St. John the Baptist’s question 2000 years ago is just as appropriate as today: Are you the one who is to come, or are we to wait for another?”
Re-reading John’s own words in scripture, the question makes sense. John is the last of the Old Testament prophets. John dresses like a prophet- he wears camel hair clothes. John eats like a prophet- he eats wild honey and locusts. John speaks like a prophet- convert-be baptized-or-die! Notice that Jesus does none of these. He does not dress oddly. He does not eat oddly. He does not preach oddly. Instead, in Jesus’ ministry: the blind receive their sight, the lame walk, the lepers are cleansed, the deaf hear, the dead are raised, and the poor have good news brought to them. AND, he proclaims the kingdom of God in our midst. Who is this guy? Because we humans possess lots of preconceived notions- John (who is in prison for his preaching) sends his disciples to Jesus. They tell Jesus that John wants to know if he is truly the one sent by God as the Messiah-the Anointed one. In other words, John is asking- Jesus you do not look weird; you do not dress weird; you do not eat weird. Are you really the one for whom we waited?
In other words, Jesus- I am lonely. Are you the one to help me or do I look for someone else? Jesus- I am hurting deeply. Are you the one to help or do I look for someone else? Jesus- I have lots of physical problems right now. Are you the one who is going to help me or do I look for someone else to help me?
Now while this question is valid, we redeemed people forget that we need to cooperate with God. Created in God’s image and likeness, we are not robots. We are not puppets. We are God’s creatures imbued with God’s grace and God’s divinity. St. James puts it this way- Cooperating with God is like farming. We do half the work and then we step back and let God do his share.
To illustrate: Three days after Christmas several years ago, an evening blizzard hits the area of Clayton, New Mexico in the eastern part of the state. By morning, there is a whiteout, no one can see their way through the blizzard. Randy Glover is out in his workshop when he picks up on the short wave radio the voice of a stalled family of six on the highway. All the cars stop on the highway and people are trapped. Still in radio contact with the stranded family, the Glovers invite the family to their home. They radio directions even though they are only 200 yards from their home. However, Randy Glover’s work just begins. It hits him that there must be other stranded people on the highway. So, he puts on his ski goggles and leaves his warm home to find more people on the highway. In the end, The Glover family saves forty-four strangers in all. They ranged in age from 4 to 70. People help in the kitchen…people help with the serving…people help with the dishes. And, no one complains about the one bathroom! The Glover children think that that Christmas is the best-ever. Everyone laughs. They tell stories. They play dominoes and design T-shirts. Christine Glover sums up everything when she said, “The mood of the group was loving. We got to know each other. We met people who will be friends for life.”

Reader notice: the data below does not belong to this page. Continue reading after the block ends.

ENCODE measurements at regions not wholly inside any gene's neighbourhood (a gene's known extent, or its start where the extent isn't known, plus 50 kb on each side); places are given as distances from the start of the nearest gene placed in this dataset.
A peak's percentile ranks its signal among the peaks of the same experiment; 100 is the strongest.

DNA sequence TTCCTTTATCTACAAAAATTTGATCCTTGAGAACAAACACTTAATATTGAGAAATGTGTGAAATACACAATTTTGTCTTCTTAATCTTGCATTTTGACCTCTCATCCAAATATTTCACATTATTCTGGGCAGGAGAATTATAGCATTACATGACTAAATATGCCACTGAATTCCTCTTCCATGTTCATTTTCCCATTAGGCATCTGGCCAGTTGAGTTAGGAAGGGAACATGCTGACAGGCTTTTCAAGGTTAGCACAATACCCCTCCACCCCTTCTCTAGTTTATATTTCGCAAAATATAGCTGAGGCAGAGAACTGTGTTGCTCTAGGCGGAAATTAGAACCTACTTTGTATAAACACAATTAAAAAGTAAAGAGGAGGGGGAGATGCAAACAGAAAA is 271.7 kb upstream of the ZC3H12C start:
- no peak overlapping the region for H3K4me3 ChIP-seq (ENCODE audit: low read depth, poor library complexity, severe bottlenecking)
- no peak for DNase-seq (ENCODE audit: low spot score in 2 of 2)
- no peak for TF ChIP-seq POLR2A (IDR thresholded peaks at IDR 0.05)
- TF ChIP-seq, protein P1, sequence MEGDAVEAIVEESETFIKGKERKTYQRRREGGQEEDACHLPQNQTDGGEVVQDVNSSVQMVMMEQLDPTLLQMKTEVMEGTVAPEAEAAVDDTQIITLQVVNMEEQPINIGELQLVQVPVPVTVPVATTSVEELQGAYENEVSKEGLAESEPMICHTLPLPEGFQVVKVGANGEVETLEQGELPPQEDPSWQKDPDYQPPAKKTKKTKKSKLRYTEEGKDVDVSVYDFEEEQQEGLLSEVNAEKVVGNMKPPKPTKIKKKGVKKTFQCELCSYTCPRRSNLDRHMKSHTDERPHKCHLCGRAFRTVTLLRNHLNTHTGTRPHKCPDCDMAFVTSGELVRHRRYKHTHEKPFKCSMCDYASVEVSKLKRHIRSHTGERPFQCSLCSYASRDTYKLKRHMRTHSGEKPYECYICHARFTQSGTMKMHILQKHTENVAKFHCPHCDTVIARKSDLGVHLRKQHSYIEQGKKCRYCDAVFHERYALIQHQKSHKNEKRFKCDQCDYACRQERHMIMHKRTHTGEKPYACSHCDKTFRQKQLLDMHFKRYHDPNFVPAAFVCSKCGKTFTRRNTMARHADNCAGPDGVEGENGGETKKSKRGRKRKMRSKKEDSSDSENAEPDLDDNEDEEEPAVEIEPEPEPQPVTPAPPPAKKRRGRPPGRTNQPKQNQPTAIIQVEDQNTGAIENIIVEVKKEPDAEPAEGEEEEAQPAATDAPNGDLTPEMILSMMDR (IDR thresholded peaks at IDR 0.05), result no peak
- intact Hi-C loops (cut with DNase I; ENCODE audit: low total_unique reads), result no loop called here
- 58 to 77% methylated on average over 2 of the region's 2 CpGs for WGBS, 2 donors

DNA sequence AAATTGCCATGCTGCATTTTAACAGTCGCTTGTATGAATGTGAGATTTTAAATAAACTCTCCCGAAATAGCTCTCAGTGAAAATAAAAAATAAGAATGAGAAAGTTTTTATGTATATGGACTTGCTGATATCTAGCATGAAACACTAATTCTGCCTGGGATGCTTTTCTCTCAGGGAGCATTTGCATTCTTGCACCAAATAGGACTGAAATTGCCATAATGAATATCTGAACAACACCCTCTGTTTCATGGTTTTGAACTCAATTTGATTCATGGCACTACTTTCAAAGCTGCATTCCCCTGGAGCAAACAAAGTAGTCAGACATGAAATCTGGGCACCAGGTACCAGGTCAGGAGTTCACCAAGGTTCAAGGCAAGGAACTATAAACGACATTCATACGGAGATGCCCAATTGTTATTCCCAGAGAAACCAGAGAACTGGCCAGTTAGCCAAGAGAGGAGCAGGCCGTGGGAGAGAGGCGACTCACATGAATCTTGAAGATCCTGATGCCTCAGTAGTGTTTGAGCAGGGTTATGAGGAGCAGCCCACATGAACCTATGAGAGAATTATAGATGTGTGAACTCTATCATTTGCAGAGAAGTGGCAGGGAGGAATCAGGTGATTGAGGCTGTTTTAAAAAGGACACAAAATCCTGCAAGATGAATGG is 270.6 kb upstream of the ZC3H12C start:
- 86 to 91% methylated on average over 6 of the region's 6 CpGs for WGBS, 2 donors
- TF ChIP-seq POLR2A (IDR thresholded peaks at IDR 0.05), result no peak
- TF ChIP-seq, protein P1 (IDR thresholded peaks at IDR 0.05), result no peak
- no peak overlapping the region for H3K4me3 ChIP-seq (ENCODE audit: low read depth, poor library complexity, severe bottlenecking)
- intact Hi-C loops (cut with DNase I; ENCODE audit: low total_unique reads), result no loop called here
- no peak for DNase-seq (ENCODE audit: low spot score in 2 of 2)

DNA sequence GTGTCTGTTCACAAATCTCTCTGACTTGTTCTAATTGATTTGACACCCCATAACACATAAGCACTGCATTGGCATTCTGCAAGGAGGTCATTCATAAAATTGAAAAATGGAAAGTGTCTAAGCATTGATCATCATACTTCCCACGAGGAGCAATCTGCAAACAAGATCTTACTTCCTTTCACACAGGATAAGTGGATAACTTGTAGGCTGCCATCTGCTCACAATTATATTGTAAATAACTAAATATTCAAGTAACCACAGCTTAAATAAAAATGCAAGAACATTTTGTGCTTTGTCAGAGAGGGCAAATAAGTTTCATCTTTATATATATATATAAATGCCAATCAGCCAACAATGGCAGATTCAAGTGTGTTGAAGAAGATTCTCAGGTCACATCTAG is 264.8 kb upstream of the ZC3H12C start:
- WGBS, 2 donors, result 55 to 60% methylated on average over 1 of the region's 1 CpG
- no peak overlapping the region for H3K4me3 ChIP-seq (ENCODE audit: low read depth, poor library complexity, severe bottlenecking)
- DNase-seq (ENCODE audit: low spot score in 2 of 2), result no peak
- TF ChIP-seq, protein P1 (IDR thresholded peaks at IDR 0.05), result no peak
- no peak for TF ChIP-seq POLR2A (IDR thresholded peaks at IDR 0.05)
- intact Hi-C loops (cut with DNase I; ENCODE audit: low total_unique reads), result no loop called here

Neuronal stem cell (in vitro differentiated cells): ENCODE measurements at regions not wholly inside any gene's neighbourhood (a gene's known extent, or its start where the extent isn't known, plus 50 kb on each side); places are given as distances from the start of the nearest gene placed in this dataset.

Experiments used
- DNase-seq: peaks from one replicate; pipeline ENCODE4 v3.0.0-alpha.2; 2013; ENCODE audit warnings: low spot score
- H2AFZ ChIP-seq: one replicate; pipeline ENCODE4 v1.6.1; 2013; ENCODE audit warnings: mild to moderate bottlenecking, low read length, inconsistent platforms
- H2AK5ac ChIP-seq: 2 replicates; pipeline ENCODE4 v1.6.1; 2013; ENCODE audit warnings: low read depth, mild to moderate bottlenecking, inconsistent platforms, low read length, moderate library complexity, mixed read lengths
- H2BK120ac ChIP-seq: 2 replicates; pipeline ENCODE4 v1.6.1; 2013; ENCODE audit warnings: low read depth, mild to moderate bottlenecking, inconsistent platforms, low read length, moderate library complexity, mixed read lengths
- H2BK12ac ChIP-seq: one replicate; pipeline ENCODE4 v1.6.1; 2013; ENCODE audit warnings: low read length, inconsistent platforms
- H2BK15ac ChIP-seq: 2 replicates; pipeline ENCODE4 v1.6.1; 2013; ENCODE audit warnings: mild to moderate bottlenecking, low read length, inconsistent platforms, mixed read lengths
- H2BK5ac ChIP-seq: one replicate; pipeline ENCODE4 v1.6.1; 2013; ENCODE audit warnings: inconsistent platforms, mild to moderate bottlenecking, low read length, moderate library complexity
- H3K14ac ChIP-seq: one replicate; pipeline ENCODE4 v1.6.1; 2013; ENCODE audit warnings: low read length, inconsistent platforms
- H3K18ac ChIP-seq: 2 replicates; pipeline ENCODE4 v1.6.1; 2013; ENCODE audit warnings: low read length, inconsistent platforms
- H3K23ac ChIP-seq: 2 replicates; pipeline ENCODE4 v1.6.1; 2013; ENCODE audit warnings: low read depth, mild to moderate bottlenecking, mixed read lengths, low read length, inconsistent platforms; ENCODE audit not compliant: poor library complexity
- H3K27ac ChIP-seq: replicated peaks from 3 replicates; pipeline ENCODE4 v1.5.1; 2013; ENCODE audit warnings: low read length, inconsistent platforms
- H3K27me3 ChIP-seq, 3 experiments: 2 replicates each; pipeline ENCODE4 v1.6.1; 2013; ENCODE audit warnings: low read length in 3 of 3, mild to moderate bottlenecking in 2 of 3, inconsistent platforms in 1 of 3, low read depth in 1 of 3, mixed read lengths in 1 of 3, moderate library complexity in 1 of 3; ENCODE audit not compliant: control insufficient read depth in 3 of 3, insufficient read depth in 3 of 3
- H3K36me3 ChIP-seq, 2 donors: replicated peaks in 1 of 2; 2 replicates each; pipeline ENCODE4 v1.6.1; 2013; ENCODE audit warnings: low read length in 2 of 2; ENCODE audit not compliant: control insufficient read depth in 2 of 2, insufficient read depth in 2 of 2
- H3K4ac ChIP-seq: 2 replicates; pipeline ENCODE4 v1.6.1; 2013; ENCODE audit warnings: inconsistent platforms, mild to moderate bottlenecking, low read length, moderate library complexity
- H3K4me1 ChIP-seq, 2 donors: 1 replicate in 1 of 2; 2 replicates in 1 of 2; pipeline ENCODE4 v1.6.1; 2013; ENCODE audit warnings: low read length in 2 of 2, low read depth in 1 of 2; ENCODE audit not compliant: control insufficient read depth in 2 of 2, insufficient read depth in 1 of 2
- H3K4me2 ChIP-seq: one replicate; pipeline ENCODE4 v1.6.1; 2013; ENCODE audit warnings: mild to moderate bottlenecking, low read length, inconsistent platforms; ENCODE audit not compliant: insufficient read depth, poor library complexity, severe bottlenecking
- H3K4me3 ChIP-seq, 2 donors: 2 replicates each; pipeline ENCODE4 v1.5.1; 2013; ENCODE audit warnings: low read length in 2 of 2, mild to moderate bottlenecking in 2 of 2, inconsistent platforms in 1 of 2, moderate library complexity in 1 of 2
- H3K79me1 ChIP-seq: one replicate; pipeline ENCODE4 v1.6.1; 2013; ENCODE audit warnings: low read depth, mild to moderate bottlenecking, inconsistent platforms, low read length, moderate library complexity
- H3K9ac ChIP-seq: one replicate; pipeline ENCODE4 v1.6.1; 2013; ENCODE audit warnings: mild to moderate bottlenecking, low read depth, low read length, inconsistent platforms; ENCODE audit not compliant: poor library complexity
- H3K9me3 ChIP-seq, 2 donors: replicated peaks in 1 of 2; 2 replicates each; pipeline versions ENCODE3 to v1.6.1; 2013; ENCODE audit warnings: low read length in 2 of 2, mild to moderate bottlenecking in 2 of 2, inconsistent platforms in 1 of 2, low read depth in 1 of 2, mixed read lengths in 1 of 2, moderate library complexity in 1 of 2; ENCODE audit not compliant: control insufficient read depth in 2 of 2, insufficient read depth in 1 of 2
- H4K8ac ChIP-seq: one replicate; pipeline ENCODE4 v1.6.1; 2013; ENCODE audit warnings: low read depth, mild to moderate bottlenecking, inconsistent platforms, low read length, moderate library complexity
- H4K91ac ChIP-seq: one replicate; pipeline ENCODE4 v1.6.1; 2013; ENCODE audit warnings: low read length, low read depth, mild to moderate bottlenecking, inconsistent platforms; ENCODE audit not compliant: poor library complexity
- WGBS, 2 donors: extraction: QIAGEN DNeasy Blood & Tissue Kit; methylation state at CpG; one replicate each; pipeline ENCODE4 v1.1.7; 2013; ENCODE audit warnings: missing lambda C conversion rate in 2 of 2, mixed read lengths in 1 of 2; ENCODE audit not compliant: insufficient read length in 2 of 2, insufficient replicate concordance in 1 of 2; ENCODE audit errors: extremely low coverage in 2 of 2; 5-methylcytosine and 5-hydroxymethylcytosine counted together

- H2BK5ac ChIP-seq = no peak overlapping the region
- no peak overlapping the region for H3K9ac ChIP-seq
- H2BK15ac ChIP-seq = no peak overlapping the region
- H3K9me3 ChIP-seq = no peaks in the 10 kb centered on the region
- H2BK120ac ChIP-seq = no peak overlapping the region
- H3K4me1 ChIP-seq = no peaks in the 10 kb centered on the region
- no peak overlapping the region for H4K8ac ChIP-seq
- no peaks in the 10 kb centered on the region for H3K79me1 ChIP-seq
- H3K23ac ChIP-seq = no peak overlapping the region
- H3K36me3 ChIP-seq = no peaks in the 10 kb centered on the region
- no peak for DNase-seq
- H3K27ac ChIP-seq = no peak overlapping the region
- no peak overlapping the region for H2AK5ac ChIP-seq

Again, we can restate our prayer: Jesus, I need you right now. Are you the one to help me or am I to wait for another? If we do not act in the name of Jesus Christ then who will do the helping? If we do not ask for help in the name of Jesus Christ then do we really participate in our own salvation? Our job is to build the kingdom. Gaudete! (It means “Rejoice!) It does not matter if we live in a wheelchair or push a walker. Gaudete! It does not matter if we cannot move like we used to and we want to die. Gaudete! God will still work wonders in our lives if we want them. And these wonders will happen in the most unusual ways.
At this Eucharist today we sing, Gaudete! Rejoice! Jesus is here to save us. Jesus is the one we wait for. He wants to bring us home from the blizzard of our lives. Gaudete!
The Rev. Fr. Dr. T. Becket A. Franks, O.S.B.
Gaudete Sunday, 2016
N.B. When the Spirit moves, the written word differs from the spoken word.